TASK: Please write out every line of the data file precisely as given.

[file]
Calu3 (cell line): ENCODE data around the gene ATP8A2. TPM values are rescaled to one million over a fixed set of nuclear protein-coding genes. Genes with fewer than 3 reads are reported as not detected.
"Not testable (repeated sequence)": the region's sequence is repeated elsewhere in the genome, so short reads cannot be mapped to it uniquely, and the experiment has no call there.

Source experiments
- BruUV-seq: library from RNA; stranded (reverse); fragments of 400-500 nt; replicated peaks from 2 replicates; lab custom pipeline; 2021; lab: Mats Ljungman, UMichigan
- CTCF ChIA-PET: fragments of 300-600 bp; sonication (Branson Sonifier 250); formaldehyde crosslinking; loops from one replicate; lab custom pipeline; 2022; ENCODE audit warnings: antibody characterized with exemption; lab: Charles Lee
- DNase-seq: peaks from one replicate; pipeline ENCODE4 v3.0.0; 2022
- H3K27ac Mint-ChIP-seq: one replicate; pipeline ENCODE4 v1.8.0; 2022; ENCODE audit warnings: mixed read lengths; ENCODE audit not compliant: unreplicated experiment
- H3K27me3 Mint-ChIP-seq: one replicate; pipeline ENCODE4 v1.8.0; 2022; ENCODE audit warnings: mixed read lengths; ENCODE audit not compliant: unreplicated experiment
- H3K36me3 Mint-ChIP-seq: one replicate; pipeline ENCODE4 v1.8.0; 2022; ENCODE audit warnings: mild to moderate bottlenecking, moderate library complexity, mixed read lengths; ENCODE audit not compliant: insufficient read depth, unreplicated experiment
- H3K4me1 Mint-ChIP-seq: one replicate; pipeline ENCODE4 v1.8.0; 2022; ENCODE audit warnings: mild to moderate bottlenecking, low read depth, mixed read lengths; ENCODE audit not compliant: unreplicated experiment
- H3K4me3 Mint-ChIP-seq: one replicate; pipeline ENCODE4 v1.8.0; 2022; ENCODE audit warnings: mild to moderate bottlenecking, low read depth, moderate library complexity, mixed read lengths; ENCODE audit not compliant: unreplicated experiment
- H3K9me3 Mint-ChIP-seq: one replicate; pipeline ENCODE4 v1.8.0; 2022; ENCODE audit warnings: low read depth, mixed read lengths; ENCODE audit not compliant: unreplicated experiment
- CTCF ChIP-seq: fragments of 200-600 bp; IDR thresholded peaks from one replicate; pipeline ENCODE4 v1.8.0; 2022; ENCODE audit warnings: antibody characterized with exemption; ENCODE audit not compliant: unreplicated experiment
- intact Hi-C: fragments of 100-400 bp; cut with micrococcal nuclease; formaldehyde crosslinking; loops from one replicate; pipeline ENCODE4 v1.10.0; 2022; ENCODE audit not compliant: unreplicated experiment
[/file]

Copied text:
Calu3 (cell line): ENCODE data around the gene ATP8A2. TPM values are rescaled to one million over a fixed set of nuclear protein-coding genes. Genes with fewer than 3 reads are reported as not detected.
"Not testable (repeated sequence)": the region's sequence is repeated elsewhere in the genome, so short reads cannot be mapped to it uniquely, and the experiment has no call there.

Source experiments
- BruUV-seq: library from RNA; stranded (reverse); fragments of 400-500 nt; replicated peaks from 2 replicates; lab custom pipeline; 2021; lab: Mats Ljungman, UMichigan
- CTCF ChIA-PET: fragments of 300-600 bp; sonication (Branson Sonifier 250); formaldehyde crosslinking; loops from one replicate; lab custom pipeline; 2022; ENCODE audit warnings: antibody characterized with exemption; lab: Charles Lee
- DNase-seq: peaks from one replicate; pipeline ENCODE4 v3.0.0; 2022
- H3K27ac Mint-ChIP-seq: one replicate; pipeline ENCODE4 v1.8.0; 2022; ENCODE audit warnings: mixed read lengths; ENCODE audit not compliant: unreplicated experiment
- H3K27me3 Mint-ChIP-seq: one replicate; pipeline ENCODE4 v1.8.0; 2022; ENCODE audit warnings: mixed read lengths; ENCODE audit not compliant: unreplicated experiment
- H3K36me3 Mint-ChIP-seq: one replicate; pipeline ENCODE4 v1.8.0; 2022; ENCODE audit warnings: mild to moderate bottlenecking, moderate library complexity, mixed read lengths; ENCODE audit not compliant: insufficient read depth, unreplicated experiment
- H3K4me1 Mint-ChIP-seq: one replicate; pipeline ENCODE4 v1.8.0; 2022; ENCODE audit warnings: mild to moderate bottlenecking, low read depth, mixed read lengths; ENCODE audit not compliant: unreplicated experiment
- H3K4me3 Mint-ChIP-seq: one replicate; pipeline ENCODE4 v1.8.0; 2022; ENCODE audit warnings: mild to moderate bottlenecking, low read depth, moderate library complexity, mixed read lengths; ENCODE audit not compliant: unreplicated experiment
- H3K9me3 Mint-ChIP-seq: one replicate; pipeline ENCODE4 v1.8.0; 2022; ENCODE audit warnings: low read depth, mixed read lengths; ENCODE audit not compliant: unreplicated experiment
- CTCF ChIP-seq: fragments of 200-600 bp; IDR thresholded peaks from one replicate; pipeline ENCODE4 v1.8.0; 2022; ENCODE audit warnings: antibody characterized with exemption; ENCODE audit not compliant: unreplicated experiment
- intact Hi-C: fragments of 100-400 bp; cut with micrococcal nuclease; formaldehyde crosslinking; loops from one replicate; pipeline ENCODE4 v1.10.0; 2022; ENCODE audit not compliant: unreplicated experiment